The marionette piano player shown in another of the photographs is made exactly like those described in previous articles in this series (see note at end of this article) except that the hands are made more carefully to fit them for pounding the keys. The hands from the wrist down are of sheet lead, each finger and thumb cut separately; then the hands are covered with two layers of muslin, glued on. Between the first and second layers, the hands are built out a bit with cotton to give them the required thickness. They are attached to wooden lower arms with wire loops, which should have muslin glued over to form a hinge. Finally the hands are given a coat of flesh-color paint.

Draw the hand strings through the center of each palm and bend the lead fingers at an angle to the middle joint so the hammer touch can be given. In manipulating, it is important for the puppet to sit firmly on a bench or stool. Ghosts and phantom figures, made as suggested in Fig. 13, are always entertaining. Fine copper wire is used to form the framework for the head. Two pearl beads are strung on the wires to form eyes, and the back of the head is covered with a triangular bit of orange-colored cellulose. A square piece of chiffon or some other diaphanous material is folded to form a triangle, the middle part being attached to the head. Wire-covered hands are sewed to the two upper points halfway from the throat. Only one controller is needed.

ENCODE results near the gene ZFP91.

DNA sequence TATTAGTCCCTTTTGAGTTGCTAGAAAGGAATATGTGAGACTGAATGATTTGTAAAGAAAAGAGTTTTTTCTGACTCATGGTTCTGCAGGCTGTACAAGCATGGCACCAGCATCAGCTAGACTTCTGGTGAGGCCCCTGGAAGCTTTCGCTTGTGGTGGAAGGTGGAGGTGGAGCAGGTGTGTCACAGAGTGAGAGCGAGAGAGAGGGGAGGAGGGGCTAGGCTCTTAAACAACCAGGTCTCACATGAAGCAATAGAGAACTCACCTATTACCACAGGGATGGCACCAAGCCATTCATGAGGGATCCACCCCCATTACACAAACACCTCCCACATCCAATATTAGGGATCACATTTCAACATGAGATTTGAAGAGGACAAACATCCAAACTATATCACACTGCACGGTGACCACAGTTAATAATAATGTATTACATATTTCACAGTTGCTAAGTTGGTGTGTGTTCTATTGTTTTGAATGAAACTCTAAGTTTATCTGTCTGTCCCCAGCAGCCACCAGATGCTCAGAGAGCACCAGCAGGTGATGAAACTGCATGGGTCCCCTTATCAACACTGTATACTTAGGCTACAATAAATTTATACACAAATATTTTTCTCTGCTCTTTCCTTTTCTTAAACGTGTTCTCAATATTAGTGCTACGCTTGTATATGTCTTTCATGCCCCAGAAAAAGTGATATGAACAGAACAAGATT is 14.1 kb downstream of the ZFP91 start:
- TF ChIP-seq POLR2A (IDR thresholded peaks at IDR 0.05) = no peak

3 comments
  1. Firebrand38 says: August 21, 20076:38 pm

    I wish I could find out more about this author, but here are two more articles that she wrote on puppets:

    http://www.sp.uconn.edu…

    http://www.sp.uconn.edu…

  2. Blurgle says: August 22, 20071:14 pm

    Alice is the spitting image of a young Margaret Thatcher!

  3. Charlie says: August 22, 20071:27 pm

    I hadn’t noticed it but, yes, she sure is.